I decide to step out though before they launch full-bore, and Jake’s lent me a couple Parliaments and I want to burn one because I’ve had two bourbons—that’s how chemistry works. I remember how fit I was four months back before the season of the van, how my traps actually looked impressive in a cut-off shirt, how I was up to running five miles and actually enjoying it, and then I remember that my running shoes are in the van and that I haven’t even laced them all summer. I tick off my excuses, limited wardrobe, ignorance of routes, lack of showers, and I know they’re all fake. I promise myself that I’m putting this behind me as soon as possible and getting really healthy again and I know how wonderful it’s going to feel and I step outside to light up.
Old Allman man is outside pacing and I’m bummed that I might have to actually talk to someone. He looks over at me blankly.
“These lights,” he says. “They’re messing with my genetics.”
I mumble a non-response as I notice that he’s pulling out his own pack of smokes. American Spirits—the only cigarette I actually liked. Organic, American-grown, all that. “No additives does not mean a safer cigarette.” Sure. I think it does. Anyway, my Parliament looks suddenly flaccid and cheap.
I ask him for one.
He opens his pack and I immediately see that the smokes inside are mismatched. He’s just got a box filled with whatever smokes he happened upon. But fortune favors the brave, and mine appears to be a genuine Spirit. I light her and it tastes correct.
“I’m a marine. That’s how I know. I’m a cop,” he says.
“Thanks for serving, man.”
That’s what my mom taught me to say. I’m not really thankful to this soldier’s ghost—in my experience, most folks who hit the military out of high school either didn’t know what else to do, got in trouble and needed some external discipline, or else just wanted the scholarship money. Anyway, I don’t believe in war. One of those music-can-change-the-world imbecilic hippie types. Read a few too many books with the same slant. Nothing against the troops as people; everything against their mission. I couldn’t even shoot a squirrel with a pellet gun these days.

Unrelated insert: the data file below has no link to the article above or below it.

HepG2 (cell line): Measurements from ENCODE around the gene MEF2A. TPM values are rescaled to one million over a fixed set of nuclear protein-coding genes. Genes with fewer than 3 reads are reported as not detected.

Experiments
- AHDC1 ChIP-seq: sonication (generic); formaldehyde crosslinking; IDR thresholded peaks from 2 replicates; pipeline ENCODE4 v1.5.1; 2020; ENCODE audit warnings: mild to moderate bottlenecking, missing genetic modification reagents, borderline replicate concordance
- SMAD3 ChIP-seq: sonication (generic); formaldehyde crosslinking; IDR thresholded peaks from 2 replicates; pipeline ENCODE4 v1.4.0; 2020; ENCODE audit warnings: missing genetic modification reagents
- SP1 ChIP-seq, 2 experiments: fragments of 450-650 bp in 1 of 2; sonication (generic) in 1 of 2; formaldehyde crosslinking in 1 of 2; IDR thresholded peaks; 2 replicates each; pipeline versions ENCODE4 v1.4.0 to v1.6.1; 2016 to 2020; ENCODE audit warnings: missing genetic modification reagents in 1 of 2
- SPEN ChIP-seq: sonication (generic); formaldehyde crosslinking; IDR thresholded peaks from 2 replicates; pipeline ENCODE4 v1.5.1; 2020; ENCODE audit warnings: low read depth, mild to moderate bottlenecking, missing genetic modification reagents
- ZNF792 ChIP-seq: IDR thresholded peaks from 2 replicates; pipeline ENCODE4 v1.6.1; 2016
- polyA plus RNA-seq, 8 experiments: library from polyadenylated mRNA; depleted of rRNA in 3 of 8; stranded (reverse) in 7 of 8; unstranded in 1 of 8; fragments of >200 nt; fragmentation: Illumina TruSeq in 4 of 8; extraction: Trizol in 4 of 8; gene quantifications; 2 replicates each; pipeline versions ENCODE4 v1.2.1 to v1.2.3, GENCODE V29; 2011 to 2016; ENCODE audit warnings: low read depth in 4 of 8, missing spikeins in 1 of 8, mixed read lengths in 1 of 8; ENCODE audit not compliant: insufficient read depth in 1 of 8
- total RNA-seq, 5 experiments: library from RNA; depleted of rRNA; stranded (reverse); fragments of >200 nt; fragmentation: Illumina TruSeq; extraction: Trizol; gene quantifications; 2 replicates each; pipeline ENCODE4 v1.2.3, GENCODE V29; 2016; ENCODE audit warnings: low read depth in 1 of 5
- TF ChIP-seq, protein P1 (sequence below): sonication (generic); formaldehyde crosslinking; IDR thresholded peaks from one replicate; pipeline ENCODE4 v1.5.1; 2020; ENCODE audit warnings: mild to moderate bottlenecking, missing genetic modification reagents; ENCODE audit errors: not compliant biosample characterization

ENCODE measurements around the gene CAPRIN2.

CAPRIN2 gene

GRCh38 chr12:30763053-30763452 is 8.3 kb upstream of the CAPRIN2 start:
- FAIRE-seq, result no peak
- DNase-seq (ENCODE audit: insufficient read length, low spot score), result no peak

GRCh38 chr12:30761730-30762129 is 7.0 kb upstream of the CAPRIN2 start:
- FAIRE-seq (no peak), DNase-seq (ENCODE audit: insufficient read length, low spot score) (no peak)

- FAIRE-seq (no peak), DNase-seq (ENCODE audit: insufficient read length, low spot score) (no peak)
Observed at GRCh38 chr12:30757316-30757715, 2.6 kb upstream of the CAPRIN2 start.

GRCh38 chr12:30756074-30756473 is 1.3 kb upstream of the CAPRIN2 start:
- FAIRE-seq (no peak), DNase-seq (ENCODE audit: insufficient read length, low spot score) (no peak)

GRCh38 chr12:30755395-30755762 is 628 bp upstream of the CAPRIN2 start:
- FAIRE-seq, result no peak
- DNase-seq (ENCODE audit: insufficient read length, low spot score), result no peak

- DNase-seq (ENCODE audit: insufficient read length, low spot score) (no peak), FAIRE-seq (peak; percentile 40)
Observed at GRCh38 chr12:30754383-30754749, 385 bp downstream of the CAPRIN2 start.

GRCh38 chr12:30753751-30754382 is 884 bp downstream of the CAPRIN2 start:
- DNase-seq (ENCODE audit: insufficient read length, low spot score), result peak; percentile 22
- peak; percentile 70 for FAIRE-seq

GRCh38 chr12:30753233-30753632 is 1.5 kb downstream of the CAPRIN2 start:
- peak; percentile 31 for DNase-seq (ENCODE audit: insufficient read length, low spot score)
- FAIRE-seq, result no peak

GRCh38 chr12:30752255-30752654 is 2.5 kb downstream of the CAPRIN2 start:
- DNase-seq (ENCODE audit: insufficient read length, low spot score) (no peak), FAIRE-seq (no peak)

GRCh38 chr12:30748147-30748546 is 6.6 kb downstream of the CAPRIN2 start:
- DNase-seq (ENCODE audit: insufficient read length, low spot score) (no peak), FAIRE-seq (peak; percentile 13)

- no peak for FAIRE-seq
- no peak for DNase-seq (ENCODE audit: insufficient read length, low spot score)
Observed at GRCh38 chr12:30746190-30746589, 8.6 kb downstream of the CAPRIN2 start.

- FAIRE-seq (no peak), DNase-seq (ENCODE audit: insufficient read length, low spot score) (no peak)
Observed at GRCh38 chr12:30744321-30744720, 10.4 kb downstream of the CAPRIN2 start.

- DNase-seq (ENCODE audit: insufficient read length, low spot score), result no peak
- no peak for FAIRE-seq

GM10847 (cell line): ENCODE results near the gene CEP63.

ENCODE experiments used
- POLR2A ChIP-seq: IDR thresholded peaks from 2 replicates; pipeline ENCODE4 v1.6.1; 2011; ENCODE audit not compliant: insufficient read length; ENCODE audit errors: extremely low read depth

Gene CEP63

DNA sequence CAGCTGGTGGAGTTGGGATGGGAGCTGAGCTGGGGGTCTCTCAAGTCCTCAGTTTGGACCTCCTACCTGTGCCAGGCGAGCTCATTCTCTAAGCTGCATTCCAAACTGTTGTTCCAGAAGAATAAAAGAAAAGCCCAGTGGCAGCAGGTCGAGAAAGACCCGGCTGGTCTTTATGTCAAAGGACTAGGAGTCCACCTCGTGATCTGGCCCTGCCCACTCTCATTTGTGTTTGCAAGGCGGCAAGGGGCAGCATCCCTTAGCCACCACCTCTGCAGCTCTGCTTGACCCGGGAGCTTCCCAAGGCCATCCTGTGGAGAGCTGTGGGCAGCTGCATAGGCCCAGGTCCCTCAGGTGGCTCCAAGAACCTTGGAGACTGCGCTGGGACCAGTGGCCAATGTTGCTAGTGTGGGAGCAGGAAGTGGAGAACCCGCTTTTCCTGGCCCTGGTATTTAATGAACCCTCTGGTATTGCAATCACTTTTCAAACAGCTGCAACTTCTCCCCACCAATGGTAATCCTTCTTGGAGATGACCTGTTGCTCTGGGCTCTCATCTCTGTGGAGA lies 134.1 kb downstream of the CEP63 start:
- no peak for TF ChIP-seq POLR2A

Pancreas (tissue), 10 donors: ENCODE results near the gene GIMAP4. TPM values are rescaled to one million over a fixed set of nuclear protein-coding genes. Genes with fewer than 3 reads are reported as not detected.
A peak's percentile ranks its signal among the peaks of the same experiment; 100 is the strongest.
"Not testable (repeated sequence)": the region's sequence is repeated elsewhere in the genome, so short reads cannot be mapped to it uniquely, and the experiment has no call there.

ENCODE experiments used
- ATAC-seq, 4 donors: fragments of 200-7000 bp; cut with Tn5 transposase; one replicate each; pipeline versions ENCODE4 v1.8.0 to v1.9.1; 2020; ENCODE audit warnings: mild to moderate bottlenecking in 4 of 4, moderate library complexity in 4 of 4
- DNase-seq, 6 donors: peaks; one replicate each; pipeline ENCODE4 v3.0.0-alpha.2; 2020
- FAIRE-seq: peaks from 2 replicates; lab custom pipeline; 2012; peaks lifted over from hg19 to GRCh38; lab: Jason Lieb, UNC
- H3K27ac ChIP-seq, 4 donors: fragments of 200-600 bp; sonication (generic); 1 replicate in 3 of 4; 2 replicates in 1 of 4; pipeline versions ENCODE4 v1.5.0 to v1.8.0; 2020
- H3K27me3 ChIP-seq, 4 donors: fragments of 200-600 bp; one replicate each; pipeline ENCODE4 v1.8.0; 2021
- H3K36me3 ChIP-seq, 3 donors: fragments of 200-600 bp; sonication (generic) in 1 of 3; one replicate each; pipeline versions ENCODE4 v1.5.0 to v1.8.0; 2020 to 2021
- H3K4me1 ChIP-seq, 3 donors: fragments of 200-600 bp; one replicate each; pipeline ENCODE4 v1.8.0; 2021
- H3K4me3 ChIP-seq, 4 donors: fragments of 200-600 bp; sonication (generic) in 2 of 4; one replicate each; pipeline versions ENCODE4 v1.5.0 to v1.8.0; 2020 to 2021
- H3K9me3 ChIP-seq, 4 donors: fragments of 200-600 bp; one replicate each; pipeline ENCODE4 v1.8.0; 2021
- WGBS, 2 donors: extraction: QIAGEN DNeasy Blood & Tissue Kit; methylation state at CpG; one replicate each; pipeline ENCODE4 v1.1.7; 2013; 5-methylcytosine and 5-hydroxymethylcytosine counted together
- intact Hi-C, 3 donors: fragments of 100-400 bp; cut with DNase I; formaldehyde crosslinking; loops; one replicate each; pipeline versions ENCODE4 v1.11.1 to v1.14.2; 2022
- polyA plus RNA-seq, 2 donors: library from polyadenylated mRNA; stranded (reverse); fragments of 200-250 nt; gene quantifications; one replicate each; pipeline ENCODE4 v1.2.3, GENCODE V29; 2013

“Doctors messed with my head,” he continues.
I believe that. He pulls up his shorts, way too high for my taste, and shows me an angry bump of scar tissue on his inner thigh.
I grunt, because the conversation makes less sense than any other I’ve been privy to in the past. It’s more of a fever dialectic monologue where I can practice active listening and be rewarded with tobacco.
“Had my throat slit,” he says, pulling his collar down, but I can’t make out anything beneath his stubble.
“Jonny Q. did it ta me. He had to, or otherwise the world was going to explode.”
That made a lot of sense. I kept nodding.